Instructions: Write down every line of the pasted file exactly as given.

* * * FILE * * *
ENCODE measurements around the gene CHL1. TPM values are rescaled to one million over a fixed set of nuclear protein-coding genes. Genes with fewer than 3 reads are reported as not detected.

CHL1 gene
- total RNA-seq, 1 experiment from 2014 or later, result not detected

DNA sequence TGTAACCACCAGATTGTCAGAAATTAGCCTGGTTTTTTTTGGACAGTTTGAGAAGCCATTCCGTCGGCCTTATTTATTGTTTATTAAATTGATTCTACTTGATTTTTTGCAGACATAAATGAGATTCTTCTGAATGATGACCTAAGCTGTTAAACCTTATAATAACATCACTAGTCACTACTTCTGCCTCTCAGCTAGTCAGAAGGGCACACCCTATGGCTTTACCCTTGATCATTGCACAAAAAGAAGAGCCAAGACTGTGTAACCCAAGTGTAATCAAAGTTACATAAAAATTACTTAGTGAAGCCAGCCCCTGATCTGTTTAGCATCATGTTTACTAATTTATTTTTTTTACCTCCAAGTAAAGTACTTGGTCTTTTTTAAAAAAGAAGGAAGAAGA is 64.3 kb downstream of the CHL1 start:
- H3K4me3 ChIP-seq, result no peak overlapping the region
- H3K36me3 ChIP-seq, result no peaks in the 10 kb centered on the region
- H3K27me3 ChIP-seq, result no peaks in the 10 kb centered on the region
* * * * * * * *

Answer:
ENCODE measurements around the gene CHL1. TPM values are rescaled to one million over a fixed set of nuclear protein-coding genes. Genes with fewer than 3 reads are reported as not detected.

CHL1 gene
- total RNA-seq, 1 experiment from 2014 or later, result not detected

DNA sequence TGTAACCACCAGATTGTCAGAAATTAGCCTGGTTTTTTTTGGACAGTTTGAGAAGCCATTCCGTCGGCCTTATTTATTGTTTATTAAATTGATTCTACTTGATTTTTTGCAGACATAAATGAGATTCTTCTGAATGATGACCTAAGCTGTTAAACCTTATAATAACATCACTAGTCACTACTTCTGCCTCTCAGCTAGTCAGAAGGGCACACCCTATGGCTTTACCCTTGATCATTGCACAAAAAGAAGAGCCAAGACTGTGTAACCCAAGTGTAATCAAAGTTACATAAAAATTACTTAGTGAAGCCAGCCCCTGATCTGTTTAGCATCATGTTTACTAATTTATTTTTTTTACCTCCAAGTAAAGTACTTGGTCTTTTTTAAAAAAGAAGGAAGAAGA is 64.3 kb downstream of the CHL1 start:
- H3K4me3 ChIP-seq, result no peak overlapping the region
- H3K36me3 ChIP-seq, result no peaks in the 10 kb centered on the region
- H3K27me3 ChIP-seq, result no peaks in the 10 kb centered on the region